No excuses for missing critical dates
Various practical systems and procedures that can help solicitors avoid claims for missing a time bar deadline
Whilst time bar claims are often assumed to be of principal concern to those involved in contentious matters, most areas of practice require adherence to timescales. All practitioners would be well advised to consider how those time limits are managed.
What are the causes of these claims?
- No diary system at all!
- Inconsistent diarying of critical dates
- Incorrect date diarised, as a result of error as to the facts or law
- Diary system warnings not acted upon
- Client not managed properly
How to prevent these errors and omissions
The following questions featured in a time bar risk checklist from another jurisdiction. If you can genuinely answer ‘Yes’ to all the following questions, then you ought to be well in control of critical dates and the risk of time bar claims.
Critical date systems and procedures
- Does the practice have a formal procedure for recording critical dates and time limits?
- As part of the practice’s induction procedures, are newcomers to the firm/office/department instructed on the critical date systems and procedures?
- Are critical dates/time limits researched, identified and diarised as a priority at the outset of every matter?
- Does this also apply to time limits identified during the course of any piece of work?
- Are litigation checklists used to prompt consideration of issues including unusual time limits; periods (eg. nonage) that are disregarded when determining critical dates; whether additional defenders should be convened?
- Where fee earners from different departments are working on separate aspects of the same matter for a client, or on related matters for the same client, do the systems ensure that all concerned:are equally aware of all critical dates/time limits?
know who is responsible for compliance with each critical date/time limit?
know who is responsible for keeping the client informed?
- Are all critical dates/time limits clearly referenced according to: client?
fee earner(s) handling the file?
action to be taken?
- Do all diary systems, computerised and manual, contain “countdown dates” to the critical date/time limit, which show the fee earner and warn the responsible partner of:-the optimum date(s) by which action should be taken?
the absolute last date by which action must be taken?
- Are critical dates included on the agenda for meetings with the responsible partner and discussed (impending deadlines receiving priority) irrespective of any other business?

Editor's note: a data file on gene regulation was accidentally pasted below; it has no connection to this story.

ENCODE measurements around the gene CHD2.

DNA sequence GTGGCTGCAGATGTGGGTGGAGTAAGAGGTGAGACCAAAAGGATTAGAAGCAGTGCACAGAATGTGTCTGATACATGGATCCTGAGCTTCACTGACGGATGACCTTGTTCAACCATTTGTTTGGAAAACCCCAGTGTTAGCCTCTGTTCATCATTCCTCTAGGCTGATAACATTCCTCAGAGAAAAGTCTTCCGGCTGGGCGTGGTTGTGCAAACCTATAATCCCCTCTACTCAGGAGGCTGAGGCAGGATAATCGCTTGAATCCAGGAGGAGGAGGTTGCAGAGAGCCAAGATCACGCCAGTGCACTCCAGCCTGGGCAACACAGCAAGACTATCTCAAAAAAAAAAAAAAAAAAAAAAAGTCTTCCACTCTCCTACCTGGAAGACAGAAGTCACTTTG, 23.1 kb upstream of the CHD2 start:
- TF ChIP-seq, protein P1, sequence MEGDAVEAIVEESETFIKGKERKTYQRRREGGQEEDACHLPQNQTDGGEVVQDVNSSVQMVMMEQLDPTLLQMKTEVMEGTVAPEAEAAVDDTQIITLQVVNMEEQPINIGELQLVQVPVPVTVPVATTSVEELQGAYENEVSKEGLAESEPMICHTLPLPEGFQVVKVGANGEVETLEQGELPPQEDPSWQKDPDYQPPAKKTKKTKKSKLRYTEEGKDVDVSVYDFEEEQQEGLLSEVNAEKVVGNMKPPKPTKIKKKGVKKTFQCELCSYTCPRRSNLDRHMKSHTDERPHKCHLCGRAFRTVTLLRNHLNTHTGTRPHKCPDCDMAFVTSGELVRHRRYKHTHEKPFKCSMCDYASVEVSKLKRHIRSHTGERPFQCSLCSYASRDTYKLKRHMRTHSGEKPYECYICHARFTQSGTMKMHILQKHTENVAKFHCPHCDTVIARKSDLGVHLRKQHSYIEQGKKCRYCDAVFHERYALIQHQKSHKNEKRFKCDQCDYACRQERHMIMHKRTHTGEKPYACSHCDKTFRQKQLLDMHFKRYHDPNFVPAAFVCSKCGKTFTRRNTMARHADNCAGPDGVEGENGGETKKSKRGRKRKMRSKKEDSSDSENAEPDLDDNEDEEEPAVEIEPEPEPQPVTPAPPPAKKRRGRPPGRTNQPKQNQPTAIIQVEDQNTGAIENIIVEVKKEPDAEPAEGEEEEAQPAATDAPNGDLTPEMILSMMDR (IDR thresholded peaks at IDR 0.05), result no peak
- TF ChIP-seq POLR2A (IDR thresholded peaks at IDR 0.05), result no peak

- Where the responsible partner fears that a key date may be missed for any reason, does he/she intervene and reallocate work?
- Are all fee earners required to conduct a physical check of all their files on a regular basis?
- Are regular audits conducted by fee earners of other fee earners’ files on a random basis to check, for instance, that critical dates have been correctly identified, diarised and communicated to clients?
- Are clients advised of all critical dates and time limits?
- Are clients advised of the action(s) required by them in order that critical dates are complied with?
- Are clients advised of the consequences of failure to provide information or to take action which is time critical?
Learning from near misses
- Does the [head of department] keep a record of cases where critical dates/time limits would have been missed but for his/her intervention so that appropriate preventive measures may be introduced?
- Where any critical date has been missed, has the situation been thoroughly investigated and the underlying cause identified and remedied to prevent recurrence?
Consider the following case studies (some taken from Ensuring Excellence, Even Better Practice in Practice) which demonstrate the different ways in which critical date-related errors/omissions can result in claims. In each case, it is arguable that the arrangements referred to in the questions above, including checklists, file reviews and case review meetings would have prevented the claims arising.